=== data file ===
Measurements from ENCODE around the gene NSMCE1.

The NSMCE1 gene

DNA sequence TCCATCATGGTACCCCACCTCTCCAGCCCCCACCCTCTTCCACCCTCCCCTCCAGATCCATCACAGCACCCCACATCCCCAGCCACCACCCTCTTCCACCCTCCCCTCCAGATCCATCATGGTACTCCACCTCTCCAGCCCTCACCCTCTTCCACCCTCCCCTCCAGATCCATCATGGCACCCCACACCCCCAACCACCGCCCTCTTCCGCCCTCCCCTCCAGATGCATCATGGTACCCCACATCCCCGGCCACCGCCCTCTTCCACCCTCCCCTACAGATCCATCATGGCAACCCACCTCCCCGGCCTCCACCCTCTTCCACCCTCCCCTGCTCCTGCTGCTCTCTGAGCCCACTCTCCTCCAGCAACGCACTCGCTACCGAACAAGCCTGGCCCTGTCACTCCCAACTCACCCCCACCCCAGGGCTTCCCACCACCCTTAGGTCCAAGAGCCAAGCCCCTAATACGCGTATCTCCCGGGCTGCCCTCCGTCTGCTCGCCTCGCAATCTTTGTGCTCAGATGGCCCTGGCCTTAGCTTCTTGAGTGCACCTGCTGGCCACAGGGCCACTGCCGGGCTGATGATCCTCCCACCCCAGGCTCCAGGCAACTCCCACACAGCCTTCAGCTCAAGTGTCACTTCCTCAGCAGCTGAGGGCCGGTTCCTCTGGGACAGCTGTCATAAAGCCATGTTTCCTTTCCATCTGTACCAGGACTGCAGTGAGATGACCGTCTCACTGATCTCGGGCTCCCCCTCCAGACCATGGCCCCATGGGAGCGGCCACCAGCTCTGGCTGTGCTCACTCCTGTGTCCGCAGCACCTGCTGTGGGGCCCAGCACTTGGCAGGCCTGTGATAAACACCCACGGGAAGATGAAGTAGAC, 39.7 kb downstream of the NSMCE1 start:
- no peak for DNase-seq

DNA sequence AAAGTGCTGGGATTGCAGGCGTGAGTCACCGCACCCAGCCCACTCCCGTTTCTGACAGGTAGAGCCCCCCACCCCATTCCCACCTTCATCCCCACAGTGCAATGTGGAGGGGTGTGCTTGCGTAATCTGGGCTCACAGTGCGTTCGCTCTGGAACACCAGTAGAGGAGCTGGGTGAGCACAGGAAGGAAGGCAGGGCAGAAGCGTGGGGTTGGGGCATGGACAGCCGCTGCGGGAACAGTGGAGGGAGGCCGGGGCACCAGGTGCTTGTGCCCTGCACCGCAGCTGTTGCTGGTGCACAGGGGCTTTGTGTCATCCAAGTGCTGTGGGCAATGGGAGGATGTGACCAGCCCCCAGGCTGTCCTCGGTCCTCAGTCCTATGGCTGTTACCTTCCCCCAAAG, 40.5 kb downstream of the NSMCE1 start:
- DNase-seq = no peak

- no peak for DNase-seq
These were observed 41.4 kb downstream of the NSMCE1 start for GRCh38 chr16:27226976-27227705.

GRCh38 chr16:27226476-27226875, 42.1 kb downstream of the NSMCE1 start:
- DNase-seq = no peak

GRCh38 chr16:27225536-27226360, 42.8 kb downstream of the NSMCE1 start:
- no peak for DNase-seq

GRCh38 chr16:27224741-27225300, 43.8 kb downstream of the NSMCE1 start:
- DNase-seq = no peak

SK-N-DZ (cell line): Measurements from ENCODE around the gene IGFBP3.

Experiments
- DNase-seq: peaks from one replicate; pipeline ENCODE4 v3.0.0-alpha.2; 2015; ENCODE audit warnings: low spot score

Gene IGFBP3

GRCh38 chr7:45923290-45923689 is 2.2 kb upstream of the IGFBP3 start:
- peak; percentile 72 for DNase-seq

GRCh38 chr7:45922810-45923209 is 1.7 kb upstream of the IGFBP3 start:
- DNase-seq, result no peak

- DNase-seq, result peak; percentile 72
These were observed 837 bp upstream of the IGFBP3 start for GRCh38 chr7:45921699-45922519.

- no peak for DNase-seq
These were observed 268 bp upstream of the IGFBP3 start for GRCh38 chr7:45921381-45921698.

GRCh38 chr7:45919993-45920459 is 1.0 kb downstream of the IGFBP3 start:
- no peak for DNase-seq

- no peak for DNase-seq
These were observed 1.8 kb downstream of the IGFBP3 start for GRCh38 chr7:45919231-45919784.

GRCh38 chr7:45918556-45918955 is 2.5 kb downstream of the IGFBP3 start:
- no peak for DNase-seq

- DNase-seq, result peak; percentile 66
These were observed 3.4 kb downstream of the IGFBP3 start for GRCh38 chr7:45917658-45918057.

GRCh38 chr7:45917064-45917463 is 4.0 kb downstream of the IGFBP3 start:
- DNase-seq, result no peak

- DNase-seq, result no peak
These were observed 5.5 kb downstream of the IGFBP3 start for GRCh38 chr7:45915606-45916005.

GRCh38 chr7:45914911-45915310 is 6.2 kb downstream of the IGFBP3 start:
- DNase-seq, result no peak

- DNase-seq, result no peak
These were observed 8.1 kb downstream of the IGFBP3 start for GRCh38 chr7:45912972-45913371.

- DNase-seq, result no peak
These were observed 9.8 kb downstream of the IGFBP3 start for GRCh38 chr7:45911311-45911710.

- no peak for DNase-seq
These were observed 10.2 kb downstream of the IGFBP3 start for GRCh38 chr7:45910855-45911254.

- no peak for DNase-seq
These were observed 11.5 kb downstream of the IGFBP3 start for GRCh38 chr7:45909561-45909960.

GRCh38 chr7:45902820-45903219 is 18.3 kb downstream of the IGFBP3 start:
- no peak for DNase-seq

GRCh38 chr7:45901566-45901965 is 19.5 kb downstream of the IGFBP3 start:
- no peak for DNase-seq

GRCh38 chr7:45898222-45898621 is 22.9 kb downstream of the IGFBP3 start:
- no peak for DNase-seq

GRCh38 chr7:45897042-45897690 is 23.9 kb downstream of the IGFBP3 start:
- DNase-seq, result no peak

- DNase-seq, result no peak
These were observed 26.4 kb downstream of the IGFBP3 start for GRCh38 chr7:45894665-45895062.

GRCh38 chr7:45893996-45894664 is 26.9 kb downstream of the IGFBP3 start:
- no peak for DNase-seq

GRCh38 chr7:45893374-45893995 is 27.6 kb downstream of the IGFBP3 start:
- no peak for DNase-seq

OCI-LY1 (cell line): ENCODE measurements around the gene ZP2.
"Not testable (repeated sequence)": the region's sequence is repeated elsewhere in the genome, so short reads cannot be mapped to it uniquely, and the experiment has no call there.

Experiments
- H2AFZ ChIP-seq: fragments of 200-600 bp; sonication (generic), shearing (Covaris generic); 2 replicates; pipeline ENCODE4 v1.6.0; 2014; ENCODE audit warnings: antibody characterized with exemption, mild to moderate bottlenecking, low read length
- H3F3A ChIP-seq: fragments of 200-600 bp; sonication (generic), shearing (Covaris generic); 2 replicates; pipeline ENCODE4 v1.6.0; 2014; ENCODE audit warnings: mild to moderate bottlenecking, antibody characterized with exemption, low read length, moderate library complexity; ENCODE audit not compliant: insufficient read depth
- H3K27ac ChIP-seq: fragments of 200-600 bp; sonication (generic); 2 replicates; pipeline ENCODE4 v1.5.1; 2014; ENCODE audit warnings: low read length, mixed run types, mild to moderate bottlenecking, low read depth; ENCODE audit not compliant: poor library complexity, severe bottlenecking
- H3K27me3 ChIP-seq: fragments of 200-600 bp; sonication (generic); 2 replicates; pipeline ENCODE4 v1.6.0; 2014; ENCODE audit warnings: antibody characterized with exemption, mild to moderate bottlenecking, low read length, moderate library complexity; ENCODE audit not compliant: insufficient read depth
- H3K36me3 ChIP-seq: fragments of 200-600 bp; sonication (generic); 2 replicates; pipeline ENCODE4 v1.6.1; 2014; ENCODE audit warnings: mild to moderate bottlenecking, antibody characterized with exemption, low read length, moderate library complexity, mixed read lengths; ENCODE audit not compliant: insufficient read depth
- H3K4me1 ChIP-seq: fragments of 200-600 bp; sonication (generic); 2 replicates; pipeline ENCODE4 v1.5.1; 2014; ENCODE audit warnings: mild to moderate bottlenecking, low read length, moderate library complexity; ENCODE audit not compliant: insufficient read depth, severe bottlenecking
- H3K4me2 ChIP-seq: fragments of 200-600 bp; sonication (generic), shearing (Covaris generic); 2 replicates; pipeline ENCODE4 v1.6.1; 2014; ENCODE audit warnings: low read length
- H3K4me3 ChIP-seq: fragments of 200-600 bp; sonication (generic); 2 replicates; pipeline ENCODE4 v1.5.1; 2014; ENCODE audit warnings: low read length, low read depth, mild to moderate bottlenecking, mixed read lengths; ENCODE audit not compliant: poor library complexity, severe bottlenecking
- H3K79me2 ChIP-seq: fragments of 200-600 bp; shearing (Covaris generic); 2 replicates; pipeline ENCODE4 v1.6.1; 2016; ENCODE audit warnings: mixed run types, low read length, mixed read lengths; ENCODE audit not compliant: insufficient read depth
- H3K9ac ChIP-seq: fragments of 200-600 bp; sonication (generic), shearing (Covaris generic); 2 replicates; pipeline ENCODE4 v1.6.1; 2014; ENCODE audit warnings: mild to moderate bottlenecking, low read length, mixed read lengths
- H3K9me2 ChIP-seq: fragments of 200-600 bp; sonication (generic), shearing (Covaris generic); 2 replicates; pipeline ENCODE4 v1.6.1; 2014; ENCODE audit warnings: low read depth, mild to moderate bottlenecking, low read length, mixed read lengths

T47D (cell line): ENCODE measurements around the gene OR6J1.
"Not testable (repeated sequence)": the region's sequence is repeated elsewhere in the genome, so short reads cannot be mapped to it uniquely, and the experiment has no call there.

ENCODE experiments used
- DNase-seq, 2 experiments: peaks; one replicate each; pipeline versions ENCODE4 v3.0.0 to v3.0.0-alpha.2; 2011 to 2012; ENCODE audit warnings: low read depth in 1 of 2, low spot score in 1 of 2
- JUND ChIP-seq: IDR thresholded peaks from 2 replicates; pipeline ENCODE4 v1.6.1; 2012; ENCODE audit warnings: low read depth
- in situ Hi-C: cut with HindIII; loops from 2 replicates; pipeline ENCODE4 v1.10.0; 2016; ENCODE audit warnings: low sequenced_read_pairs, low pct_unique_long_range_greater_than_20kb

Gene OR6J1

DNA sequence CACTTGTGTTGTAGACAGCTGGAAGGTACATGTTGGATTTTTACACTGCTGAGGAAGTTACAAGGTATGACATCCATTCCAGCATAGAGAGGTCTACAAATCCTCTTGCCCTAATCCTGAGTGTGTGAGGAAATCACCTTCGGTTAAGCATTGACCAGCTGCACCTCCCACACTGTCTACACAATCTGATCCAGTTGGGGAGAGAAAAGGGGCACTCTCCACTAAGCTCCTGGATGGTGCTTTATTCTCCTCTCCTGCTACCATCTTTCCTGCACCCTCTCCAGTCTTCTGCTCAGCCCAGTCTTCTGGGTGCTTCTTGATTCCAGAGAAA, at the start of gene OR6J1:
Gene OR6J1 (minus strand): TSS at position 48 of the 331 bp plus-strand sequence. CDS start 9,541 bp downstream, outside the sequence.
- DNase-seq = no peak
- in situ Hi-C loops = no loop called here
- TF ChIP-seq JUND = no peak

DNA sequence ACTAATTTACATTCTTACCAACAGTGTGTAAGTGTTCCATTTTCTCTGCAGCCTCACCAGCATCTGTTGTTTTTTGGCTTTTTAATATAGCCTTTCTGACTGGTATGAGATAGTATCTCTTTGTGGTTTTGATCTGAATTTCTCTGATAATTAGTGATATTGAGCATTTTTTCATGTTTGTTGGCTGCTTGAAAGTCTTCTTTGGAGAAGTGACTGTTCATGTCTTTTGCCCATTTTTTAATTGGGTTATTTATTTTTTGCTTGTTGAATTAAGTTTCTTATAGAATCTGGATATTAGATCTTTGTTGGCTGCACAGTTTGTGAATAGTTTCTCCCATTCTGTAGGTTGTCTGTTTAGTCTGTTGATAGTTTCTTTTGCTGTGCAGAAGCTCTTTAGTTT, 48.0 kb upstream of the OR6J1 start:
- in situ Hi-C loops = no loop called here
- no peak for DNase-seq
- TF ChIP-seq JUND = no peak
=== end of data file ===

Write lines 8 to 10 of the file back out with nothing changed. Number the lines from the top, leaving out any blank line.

These were observed 41.4 kb downstream of the NSMCE1 start for GRCh38 chr16:27226976-27227705.

GRCh38 chr16:27226476-27226875, 42.1 kb downstream of the NSMCE1 start:
- DNase-seq = no peak